But even so, there were probably a few sore heads after all that wine, as they readied themselves for the sober, and sobering, reality of the week ahead. For us, cold and stormy January can make it difficult to simply get going again after the celebrations of Christmas and New Year, let alone ready ourselves to get on with building the kingdom in our individual lives and together, to “do whatever he tells you”, as Mary instructed the stewards; to reveal his glory.

How, then, do we keep the coming kingdom before our eyes and in our minds amid the mundane realities of our week? Well, one thing our communion prayer always does is to give us glimpses of it: think of the words as signs, pointing the way further ahead. Why not listen out for those words pointing to the coming kingdom today? Take heart from them, let them lift your spirit with a glimpse of what’s coming, even in tough, cold January? 

The bridegroom. The heavenly banquet. One more thing the sign points us to is celebration. Only when the true bridegroom is here does the best wine come out. And notice how Jesus doesn’t party alone: the invitation is to him and his disciples. Throughout the gospels, Jesus’ stories are full of times of celebration. He rarely misses a chance to enjoy a good meal with his friends. Should we as his disciples be any different?

The final chapter of Richard Foster’s book Celebration of Discipline covers the spiritual discipline of celebration. Yes, you heard that right: celebrating regularly is important for your spiritual life. It’s something human beings are seemingly hard-wired to do, even in the toughest circumstances. Irina Ratushinskaya was a poet and Christian prisoner of conscience in communist Russia. Her writing celebrated the beauty of small things: a meal of meagre rations shared with a fellow-prisoner, or a frost-covered window hinting at blue sky and forest beyond the prison camp walls.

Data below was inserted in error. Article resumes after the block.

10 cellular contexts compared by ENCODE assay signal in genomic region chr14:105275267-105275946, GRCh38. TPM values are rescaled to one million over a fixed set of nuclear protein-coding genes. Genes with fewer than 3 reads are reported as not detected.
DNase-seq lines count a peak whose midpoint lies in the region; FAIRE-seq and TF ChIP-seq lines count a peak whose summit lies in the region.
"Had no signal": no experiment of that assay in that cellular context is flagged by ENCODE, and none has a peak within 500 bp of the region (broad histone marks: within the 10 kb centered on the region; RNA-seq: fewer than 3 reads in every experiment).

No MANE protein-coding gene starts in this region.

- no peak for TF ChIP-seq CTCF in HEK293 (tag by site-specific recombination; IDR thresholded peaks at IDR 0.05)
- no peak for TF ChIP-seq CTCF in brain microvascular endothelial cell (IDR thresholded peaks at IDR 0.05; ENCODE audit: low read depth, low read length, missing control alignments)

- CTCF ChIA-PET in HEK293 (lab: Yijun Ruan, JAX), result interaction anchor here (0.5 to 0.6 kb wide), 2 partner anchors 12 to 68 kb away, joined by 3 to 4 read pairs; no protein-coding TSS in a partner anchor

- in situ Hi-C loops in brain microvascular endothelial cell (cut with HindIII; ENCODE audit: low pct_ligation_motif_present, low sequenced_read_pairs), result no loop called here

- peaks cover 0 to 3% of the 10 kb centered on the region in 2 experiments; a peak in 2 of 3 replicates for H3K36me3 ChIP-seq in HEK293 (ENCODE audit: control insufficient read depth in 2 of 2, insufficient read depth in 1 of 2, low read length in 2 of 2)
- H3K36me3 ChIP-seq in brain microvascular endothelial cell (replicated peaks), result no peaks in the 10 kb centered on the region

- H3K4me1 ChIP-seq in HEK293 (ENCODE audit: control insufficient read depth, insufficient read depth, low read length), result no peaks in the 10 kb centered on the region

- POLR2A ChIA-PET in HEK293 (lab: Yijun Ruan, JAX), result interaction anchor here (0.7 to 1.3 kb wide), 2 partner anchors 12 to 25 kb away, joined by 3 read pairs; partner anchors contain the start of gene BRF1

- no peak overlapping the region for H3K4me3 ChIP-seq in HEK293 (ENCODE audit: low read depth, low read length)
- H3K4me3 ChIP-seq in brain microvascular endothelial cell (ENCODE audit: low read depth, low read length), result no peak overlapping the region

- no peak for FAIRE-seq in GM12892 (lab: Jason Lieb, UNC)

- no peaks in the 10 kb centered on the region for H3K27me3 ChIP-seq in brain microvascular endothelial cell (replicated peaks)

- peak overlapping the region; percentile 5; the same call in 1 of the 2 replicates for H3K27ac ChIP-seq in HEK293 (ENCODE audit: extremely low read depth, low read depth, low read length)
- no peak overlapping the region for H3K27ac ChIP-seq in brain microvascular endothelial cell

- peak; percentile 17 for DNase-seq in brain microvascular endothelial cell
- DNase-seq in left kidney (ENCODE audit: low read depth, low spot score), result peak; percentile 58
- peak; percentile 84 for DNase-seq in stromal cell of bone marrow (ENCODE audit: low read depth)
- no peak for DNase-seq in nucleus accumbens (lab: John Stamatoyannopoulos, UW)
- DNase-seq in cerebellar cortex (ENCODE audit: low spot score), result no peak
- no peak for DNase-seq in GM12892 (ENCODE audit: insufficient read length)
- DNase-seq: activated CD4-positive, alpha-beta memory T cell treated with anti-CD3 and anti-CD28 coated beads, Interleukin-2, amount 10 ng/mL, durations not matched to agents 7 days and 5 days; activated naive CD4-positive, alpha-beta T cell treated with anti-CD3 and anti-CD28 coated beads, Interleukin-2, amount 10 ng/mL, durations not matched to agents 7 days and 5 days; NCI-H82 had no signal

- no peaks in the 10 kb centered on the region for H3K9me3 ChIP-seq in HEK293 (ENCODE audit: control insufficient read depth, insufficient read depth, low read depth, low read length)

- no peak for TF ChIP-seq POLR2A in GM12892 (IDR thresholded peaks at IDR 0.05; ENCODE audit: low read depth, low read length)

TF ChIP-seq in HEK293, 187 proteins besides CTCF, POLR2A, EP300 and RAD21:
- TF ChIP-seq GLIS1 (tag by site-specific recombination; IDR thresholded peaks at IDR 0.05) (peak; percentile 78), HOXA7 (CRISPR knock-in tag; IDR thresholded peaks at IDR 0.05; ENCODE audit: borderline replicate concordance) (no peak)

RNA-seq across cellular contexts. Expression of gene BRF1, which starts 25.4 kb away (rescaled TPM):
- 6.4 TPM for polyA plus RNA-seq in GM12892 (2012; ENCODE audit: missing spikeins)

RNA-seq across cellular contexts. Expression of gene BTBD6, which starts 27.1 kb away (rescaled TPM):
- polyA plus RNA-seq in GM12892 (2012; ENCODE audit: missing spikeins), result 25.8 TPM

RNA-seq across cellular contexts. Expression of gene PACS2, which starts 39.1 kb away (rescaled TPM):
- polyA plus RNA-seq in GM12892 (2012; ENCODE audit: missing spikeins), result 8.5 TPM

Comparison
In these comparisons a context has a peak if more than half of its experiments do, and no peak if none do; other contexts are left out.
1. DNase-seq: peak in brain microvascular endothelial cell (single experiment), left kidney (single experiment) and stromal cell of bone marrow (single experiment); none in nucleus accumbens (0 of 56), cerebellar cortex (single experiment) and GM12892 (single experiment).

As Tulo’s mentioned, we at St. Barbara’s have a social committee working hard to help us celebrate together as the body of Christ here. As Jesus and his disciples partied and celebrated while working to bring in the kingdom, don’t we, working on the same task, owe it to ourselves to celebrate together. Over refreshments after the service, then, why not let your celebratory imagination run riot: how would you like us to celebrate and have fun together? By his Spirit, Christ is with us, in us, and for us, as he was at Cana: these are great reasons to celebrate in hope and joy, aren’t they?

As far as I know, nobody’s walked across the nave behind me in a gorilla suit this morning. I hope, though, that through the sign of water and wine at Cana this morning, you’ve caught glimpses of Jesus the bridegroom, giving his enthusiastic backing to celebration, who leads us on towards the best of parties in God’s good time.